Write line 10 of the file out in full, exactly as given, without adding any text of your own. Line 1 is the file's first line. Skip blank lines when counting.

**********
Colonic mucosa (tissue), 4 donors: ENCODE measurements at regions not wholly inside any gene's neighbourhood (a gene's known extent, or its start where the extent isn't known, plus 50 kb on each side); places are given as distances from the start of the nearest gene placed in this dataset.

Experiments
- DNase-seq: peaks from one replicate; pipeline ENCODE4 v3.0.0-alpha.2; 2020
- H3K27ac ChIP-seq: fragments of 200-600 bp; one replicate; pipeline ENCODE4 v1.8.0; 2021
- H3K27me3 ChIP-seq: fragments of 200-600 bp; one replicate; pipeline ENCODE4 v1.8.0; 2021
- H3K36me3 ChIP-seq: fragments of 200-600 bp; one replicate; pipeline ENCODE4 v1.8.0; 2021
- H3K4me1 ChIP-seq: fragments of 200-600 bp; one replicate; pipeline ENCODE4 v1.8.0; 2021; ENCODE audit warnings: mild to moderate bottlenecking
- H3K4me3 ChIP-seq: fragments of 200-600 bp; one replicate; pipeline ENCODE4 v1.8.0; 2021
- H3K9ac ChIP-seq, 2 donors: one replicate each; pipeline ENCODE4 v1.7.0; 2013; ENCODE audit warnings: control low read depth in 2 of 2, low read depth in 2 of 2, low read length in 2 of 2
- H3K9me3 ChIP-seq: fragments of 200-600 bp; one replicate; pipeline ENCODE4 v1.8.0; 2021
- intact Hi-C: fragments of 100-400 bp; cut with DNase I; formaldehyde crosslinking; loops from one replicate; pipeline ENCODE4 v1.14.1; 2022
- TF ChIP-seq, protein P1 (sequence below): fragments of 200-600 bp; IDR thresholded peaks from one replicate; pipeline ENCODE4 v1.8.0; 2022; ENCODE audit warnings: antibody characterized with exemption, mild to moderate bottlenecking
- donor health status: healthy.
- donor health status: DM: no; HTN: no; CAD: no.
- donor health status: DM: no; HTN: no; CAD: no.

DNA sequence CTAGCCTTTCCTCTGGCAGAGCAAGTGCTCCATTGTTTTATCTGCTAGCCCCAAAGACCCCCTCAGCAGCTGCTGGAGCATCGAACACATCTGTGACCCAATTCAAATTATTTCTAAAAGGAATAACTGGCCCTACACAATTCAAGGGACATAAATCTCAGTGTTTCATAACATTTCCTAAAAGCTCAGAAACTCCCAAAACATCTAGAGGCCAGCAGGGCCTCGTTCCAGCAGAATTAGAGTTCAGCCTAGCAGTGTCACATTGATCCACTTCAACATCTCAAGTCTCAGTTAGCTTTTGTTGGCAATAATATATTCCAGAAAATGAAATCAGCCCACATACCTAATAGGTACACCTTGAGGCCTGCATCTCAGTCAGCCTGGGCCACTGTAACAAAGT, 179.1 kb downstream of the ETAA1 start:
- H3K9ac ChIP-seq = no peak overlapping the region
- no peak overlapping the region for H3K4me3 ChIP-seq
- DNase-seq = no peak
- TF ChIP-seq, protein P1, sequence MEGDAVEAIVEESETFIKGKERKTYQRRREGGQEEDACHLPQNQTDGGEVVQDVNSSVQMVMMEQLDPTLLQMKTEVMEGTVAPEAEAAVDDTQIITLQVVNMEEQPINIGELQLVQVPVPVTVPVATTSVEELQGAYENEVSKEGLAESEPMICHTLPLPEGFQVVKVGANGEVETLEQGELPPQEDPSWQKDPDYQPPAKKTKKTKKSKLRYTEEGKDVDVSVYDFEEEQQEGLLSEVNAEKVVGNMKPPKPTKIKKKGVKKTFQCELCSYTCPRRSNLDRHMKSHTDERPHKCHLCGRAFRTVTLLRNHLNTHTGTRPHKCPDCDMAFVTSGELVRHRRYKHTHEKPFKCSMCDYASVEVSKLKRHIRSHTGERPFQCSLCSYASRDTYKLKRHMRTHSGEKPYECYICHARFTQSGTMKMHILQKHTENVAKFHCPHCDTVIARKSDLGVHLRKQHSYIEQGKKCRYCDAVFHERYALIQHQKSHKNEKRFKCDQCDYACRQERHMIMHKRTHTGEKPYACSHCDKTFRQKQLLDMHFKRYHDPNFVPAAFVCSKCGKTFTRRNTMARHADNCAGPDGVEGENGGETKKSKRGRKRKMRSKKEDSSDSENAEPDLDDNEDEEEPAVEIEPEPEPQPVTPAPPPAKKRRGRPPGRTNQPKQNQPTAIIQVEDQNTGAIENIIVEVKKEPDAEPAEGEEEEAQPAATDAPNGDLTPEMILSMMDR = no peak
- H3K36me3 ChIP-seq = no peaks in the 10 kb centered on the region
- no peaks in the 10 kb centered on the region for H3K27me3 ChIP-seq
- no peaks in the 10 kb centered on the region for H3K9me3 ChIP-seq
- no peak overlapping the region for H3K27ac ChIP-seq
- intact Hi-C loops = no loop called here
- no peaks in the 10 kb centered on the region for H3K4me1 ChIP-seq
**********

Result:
- H3K9me3 ChIP-seq: fragments of 200-600 bp; one replicate; pipeline ENCODE4 v1.8.0; 2021